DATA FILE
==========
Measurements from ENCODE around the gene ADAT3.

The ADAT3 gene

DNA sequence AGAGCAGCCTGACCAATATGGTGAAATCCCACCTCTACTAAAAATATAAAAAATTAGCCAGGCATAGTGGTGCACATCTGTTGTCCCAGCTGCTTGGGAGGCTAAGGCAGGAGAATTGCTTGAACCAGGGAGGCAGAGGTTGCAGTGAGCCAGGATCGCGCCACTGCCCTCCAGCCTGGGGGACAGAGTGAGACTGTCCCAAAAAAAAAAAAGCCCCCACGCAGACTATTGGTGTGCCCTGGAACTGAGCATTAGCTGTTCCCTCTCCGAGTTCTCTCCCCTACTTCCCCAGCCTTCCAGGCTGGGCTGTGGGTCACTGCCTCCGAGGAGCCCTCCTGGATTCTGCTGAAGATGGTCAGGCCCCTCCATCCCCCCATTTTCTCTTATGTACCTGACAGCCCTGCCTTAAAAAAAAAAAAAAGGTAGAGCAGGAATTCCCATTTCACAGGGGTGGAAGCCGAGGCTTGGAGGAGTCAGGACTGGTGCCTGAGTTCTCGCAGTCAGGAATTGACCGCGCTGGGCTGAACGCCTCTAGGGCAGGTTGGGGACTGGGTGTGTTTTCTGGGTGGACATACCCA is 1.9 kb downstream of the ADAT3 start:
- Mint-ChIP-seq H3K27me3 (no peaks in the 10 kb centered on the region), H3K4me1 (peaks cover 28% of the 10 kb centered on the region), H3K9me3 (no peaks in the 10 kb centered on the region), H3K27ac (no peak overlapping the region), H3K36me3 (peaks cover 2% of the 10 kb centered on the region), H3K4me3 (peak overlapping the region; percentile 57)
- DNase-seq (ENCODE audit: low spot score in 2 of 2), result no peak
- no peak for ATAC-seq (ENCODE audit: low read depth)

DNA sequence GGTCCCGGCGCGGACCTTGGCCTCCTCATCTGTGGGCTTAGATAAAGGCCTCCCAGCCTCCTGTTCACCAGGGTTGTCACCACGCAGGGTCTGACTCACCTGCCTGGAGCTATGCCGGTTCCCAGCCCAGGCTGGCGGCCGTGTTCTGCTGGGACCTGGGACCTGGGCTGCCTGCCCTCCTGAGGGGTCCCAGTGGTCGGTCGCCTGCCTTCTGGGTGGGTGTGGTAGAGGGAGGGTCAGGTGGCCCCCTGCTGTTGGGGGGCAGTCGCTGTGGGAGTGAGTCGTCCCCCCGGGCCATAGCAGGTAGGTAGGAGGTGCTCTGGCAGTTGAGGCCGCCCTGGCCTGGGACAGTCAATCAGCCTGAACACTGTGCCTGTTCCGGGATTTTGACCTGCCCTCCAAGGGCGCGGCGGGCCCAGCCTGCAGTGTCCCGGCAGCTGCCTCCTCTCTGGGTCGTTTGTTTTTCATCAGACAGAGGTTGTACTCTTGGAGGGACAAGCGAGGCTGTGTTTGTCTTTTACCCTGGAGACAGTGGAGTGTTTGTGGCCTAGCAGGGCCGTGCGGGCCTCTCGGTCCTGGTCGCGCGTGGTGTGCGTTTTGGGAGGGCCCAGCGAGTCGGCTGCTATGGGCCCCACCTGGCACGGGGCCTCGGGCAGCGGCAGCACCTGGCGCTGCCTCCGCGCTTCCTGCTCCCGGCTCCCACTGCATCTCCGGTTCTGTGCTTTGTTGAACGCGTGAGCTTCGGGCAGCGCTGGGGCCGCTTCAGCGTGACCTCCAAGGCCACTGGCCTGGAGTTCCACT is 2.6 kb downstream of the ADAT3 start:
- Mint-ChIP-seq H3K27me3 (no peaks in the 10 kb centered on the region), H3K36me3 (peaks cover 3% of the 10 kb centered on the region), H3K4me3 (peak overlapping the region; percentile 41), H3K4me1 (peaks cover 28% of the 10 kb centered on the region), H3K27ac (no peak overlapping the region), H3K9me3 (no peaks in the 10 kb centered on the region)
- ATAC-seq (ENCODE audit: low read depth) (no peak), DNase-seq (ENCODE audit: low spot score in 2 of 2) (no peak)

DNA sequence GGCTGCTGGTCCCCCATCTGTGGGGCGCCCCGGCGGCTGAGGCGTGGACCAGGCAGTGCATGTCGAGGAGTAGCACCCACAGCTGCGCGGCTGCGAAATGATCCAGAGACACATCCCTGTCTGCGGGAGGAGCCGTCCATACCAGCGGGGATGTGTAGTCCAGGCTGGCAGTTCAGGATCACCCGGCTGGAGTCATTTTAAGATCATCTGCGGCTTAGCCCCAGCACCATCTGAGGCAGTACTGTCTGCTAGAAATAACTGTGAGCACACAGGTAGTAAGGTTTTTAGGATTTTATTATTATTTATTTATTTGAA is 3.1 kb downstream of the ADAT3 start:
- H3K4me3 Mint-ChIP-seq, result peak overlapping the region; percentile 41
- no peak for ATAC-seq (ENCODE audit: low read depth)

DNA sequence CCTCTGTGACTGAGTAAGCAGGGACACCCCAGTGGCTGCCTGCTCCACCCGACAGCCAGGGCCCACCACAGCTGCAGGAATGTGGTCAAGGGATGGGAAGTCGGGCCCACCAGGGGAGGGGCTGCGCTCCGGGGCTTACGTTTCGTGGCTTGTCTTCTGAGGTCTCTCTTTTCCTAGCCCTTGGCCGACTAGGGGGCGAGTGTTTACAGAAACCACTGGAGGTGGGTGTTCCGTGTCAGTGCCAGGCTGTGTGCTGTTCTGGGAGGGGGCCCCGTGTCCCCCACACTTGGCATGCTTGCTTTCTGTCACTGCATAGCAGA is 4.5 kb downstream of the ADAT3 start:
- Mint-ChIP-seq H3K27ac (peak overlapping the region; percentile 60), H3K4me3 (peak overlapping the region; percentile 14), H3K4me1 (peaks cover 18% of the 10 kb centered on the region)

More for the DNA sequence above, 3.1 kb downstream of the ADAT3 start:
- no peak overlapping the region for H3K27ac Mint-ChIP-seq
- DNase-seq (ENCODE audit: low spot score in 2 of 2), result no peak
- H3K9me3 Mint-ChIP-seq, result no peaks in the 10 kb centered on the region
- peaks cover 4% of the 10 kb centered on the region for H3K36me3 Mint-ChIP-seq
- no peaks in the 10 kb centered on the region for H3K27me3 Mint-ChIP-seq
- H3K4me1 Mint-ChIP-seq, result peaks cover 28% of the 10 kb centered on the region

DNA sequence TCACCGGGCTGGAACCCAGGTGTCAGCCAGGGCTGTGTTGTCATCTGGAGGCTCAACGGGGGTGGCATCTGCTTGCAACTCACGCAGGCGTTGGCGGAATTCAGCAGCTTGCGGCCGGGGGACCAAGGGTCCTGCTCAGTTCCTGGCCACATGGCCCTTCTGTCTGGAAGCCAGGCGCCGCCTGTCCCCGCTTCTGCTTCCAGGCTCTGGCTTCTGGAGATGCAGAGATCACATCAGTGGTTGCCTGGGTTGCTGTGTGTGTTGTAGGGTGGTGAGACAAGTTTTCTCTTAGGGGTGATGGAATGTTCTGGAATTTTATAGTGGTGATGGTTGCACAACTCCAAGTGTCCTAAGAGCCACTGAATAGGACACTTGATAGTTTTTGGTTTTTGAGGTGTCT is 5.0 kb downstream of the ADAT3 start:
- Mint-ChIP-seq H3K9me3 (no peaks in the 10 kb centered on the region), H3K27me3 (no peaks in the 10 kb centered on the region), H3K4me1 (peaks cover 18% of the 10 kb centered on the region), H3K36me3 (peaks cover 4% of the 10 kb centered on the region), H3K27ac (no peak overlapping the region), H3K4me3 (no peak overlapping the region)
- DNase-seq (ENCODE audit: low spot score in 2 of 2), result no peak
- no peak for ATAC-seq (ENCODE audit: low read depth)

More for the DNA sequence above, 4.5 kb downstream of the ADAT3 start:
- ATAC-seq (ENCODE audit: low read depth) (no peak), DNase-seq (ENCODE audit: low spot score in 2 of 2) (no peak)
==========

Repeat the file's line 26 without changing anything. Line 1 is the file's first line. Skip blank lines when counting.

More for the DNA sequence above, 4.5 kb downstream of the ADAT3 start: